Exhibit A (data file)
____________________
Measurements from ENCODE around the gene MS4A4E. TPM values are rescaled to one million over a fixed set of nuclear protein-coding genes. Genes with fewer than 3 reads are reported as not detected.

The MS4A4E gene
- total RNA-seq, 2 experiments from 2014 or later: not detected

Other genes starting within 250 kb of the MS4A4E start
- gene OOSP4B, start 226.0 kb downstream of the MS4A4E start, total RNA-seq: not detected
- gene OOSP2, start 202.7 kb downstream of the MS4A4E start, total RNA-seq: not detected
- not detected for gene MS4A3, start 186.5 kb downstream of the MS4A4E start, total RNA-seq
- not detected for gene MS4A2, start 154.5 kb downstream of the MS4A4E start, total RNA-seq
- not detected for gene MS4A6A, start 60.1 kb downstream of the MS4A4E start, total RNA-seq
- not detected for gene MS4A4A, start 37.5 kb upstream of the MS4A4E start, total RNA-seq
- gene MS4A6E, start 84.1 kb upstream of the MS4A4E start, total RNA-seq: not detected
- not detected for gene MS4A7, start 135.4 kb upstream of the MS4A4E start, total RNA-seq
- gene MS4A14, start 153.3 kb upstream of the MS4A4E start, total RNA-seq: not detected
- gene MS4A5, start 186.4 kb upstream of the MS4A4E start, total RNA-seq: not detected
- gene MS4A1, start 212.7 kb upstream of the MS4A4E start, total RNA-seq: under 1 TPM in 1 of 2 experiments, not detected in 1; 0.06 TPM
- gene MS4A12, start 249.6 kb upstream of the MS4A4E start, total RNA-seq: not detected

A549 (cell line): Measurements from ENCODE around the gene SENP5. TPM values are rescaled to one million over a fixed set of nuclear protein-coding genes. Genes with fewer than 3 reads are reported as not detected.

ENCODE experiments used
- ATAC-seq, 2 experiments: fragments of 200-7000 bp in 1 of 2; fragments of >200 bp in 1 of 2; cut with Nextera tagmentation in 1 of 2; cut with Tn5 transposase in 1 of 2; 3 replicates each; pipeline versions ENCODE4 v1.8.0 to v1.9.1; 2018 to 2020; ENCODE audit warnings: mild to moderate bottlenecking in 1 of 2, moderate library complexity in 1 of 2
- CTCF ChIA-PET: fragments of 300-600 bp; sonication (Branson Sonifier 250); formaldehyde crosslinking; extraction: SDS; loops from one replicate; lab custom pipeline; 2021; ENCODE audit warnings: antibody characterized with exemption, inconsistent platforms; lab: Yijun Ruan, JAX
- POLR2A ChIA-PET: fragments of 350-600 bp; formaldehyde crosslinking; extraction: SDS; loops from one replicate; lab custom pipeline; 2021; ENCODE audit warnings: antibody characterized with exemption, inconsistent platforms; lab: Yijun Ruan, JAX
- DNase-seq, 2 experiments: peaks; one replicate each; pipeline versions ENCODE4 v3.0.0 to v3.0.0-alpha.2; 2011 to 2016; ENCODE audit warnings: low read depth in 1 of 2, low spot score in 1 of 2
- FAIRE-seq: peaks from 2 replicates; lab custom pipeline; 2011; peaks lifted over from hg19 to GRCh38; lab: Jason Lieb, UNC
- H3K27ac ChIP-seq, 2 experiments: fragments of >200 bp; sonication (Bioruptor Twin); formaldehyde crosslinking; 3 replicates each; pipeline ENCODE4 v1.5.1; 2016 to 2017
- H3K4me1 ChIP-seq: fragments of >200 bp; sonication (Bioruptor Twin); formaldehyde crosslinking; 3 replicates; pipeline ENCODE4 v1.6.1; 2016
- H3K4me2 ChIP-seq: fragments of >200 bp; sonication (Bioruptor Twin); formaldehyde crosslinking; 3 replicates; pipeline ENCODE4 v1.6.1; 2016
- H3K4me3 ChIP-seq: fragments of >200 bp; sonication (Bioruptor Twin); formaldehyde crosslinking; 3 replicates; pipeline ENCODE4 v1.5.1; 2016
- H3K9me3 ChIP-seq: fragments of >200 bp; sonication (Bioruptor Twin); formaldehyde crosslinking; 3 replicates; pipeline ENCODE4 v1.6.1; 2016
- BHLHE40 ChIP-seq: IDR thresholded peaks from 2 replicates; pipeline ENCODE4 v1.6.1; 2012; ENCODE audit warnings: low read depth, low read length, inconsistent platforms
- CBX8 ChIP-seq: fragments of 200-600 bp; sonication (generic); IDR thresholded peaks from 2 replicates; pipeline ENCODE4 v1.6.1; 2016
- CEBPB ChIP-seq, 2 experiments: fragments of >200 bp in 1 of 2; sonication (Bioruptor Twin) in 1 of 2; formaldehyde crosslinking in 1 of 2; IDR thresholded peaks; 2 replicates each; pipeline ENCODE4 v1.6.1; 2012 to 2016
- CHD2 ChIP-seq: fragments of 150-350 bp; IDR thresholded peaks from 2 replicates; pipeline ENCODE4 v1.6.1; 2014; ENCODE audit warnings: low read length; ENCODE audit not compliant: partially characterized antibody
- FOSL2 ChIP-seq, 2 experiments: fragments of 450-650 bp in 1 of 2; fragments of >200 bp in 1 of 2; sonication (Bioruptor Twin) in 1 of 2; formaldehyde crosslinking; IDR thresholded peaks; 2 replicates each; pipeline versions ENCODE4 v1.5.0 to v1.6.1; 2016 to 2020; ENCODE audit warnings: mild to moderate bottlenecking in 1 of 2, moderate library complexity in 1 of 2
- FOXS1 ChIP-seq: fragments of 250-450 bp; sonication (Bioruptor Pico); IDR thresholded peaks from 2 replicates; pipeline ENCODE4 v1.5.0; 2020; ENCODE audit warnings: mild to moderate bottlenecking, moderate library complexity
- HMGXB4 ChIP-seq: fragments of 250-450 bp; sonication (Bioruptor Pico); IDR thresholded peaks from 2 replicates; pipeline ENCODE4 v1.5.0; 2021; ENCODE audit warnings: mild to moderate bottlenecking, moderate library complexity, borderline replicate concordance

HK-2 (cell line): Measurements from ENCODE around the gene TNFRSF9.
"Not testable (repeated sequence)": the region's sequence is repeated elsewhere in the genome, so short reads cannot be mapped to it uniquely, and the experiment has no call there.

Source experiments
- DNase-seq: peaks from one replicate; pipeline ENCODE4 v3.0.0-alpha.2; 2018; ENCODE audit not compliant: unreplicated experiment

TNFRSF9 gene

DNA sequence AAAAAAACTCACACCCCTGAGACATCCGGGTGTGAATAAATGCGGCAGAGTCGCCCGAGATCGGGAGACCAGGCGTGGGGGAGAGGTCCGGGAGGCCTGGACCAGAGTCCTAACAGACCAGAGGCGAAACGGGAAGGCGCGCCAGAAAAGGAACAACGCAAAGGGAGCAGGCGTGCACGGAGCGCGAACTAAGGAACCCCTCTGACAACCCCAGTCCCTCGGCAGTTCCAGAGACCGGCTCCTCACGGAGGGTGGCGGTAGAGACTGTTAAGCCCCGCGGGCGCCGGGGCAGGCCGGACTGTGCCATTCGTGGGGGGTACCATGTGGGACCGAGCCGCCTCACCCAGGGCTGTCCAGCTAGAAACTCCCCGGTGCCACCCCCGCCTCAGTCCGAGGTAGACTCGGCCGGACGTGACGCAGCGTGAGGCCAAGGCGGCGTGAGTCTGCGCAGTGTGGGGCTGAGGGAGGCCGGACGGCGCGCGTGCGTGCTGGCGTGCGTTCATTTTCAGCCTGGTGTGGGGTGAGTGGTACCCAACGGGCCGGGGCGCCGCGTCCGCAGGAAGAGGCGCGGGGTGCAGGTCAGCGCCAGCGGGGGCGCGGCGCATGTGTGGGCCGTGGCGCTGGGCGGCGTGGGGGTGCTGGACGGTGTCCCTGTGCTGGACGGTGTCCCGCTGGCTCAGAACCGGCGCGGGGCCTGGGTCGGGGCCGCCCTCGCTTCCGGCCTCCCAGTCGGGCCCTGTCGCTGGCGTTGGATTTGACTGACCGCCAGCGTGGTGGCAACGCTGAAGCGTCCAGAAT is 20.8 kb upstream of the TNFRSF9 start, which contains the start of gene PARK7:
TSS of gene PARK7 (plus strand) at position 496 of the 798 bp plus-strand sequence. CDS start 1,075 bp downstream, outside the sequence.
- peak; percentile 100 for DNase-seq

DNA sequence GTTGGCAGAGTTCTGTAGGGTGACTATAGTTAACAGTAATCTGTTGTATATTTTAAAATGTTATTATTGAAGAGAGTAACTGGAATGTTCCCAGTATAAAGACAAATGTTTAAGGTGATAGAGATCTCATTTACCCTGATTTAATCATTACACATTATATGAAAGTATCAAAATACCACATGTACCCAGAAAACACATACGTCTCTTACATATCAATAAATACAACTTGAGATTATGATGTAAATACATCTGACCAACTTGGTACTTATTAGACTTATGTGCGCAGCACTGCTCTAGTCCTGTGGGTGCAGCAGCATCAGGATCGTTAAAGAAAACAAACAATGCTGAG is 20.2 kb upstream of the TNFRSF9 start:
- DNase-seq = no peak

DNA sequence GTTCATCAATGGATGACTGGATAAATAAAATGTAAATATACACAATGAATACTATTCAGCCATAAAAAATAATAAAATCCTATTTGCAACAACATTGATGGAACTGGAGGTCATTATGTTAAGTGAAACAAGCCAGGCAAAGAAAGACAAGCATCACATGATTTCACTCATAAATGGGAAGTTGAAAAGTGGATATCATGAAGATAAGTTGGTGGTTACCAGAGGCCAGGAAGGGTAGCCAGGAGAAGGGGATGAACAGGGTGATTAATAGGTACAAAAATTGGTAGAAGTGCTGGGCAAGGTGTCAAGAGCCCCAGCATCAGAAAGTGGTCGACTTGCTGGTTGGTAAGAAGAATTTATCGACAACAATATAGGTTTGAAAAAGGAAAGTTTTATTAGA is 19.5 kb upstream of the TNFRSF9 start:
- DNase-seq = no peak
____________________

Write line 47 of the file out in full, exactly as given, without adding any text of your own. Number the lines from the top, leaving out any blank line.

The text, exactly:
- DNase-seq = no peak